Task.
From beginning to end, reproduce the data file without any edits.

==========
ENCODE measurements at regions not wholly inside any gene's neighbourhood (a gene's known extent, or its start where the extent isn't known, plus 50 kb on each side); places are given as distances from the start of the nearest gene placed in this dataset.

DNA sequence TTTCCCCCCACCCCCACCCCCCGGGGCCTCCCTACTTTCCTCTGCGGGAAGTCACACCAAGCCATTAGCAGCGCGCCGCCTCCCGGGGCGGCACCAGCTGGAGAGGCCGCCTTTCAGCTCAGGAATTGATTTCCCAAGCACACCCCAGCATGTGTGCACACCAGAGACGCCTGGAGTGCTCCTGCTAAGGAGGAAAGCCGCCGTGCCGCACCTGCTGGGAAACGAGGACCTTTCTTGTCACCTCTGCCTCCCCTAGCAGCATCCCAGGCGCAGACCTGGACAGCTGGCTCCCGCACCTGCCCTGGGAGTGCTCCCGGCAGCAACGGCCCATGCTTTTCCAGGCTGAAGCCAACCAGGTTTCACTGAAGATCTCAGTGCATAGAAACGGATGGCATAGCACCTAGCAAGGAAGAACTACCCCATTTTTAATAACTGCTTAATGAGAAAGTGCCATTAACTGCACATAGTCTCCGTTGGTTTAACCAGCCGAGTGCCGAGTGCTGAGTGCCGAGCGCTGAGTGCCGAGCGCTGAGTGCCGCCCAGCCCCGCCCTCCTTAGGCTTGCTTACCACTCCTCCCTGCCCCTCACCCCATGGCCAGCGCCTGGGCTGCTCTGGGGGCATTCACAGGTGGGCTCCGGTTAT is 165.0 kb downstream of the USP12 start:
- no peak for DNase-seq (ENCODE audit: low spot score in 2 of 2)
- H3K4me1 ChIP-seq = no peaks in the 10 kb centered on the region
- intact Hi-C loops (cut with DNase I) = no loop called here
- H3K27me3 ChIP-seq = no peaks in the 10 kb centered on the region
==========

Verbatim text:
ENCODE measurements at regions not wholly inside any gene's neighbourhood (a gene's known extent, or its start where the extent isn't known, plus 50 kb on each side); places are given as distances from the start of the nearest gene placed in this dataset.

DNA sequence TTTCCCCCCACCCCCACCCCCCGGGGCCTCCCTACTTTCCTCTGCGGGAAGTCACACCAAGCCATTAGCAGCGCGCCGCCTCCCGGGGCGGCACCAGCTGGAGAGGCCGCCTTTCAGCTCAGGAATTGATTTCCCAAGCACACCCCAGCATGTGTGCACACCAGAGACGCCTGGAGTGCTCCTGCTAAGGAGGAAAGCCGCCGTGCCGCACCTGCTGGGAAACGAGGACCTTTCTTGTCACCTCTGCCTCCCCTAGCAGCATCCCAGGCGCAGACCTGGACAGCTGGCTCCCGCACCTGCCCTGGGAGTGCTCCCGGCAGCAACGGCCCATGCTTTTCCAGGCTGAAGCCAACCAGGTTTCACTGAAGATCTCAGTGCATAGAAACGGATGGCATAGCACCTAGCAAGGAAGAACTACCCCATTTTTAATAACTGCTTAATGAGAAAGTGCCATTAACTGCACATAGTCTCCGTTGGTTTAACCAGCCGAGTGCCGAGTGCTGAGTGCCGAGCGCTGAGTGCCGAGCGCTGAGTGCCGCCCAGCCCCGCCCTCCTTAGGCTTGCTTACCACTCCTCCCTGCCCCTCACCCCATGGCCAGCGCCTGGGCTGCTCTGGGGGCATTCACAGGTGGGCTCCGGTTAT is 165.0 kb downstream of the USP12 start:
- no peak for DNase-seq (ENCODE audit: low spot score in 2 of 2)
- H3K4me1 ChIP-seq = no peaks in the 10 kb centered on the region
- intact Hi-C loops (cut with DNase I) = no loop called here
- H3K27me3 ChIP-seq = no peaks in the 10 kb centered on the region